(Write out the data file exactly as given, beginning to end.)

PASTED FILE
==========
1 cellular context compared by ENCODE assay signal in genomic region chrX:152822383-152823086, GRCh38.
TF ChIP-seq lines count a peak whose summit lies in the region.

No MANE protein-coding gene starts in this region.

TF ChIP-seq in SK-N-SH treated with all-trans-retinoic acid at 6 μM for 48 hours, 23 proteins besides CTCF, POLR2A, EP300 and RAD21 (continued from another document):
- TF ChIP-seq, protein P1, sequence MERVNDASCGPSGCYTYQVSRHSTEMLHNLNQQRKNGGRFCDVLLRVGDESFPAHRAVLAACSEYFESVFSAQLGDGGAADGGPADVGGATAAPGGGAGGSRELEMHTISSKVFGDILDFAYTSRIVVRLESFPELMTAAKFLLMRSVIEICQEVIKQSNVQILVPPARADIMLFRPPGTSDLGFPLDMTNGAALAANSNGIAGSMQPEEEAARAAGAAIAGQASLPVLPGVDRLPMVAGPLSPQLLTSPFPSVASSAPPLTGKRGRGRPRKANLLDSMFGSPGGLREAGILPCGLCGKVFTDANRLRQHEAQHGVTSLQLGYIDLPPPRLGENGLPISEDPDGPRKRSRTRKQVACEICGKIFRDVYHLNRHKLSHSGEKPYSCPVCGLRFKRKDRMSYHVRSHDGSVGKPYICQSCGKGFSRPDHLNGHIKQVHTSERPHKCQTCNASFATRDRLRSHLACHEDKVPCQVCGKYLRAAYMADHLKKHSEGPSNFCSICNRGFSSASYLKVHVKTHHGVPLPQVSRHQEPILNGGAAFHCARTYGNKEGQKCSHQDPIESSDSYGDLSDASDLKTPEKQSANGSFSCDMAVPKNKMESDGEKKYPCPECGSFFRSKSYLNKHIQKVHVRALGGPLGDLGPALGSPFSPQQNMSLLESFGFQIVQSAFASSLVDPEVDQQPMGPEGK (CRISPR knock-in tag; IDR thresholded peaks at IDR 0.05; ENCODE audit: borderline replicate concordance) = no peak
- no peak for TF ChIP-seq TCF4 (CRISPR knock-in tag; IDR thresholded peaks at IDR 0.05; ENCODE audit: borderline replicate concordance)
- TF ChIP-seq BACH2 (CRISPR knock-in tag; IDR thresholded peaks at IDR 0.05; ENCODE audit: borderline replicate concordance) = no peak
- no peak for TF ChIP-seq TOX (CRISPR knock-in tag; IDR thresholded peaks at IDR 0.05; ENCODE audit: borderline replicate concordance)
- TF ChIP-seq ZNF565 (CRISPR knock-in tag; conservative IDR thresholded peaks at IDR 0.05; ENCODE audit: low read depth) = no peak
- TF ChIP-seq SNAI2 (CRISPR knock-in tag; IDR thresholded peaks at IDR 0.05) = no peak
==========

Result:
1 cellular context compared by ENCODE assay signal in genomic region chrX:152822383-152823086, GRCh38.
TF ChIP-seq lines count a peak whose summit lies in the region.

No MANE protein-coding gene starts in this region.

TF ChIP-seq in SK-N-SH treated with all-trans-retinoic acid at 6 μM for 48 hours, 23 proteins besides CTCF, POLR2A, EP300 and RAD21 (continued from another document):
- TF ChIP-seq, protein P1, sequence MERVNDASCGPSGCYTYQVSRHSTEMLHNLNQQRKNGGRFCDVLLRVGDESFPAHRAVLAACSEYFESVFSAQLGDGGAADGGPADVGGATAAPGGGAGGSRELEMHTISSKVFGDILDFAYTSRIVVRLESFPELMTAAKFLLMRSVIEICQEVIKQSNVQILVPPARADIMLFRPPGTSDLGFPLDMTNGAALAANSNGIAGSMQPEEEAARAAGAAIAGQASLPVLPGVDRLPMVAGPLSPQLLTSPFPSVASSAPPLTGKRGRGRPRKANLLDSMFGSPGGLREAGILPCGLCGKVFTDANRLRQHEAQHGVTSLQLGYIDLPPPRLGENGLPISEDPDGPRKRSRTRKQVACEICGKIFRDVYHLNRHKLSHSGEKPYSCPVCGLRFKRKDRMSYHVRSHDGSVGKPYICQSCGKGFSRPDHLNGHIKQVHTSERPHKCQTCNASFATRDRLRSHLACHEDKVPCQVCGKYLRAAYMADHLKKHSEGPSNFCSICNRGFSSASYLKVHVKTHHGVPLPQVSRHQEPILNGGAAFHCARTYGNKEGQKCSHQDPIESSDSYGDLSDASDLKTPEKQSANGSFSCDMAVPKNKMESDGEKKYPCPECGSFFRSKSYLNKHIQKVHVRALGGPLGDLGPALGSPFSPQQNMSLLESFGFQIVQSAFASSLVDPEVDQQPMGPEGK (CRISPR knock-in tag; IDR thresholded peaks at IDR 0.05; ENCODE audit: borderline replicate concordance) = no peak
- no peak for TF ChIP-seq TCF4 (CRISPR knock-in tag; IDR thresholded peaks at IDR 0.05; ENCODE audit: borderline replicate concordance)
- TF ChIP-seq BACH2 (CRISPR knock-in tag; IDR thresholded peaks at IDR 0.05; ENCODE audit: borderline replicate concordance) = no peak
- no peak for TF ChIP-seq TOX (CRISPR knock-in tag; IDR thresholded peaks at IDR 0.05; ENCODE audit: borderline replicate concordance)
- TF ChIP-seq ZNF565 (CRISPR knock-in tag; conservative IDR thresholded peaks at IDR 0.05; ENCODE audit: low read depth) = no peak
- TF ChIP-seq SNAI2 (CRISPR knock-in tag; IDR thresholded peaks at IDR 0.05) = no peak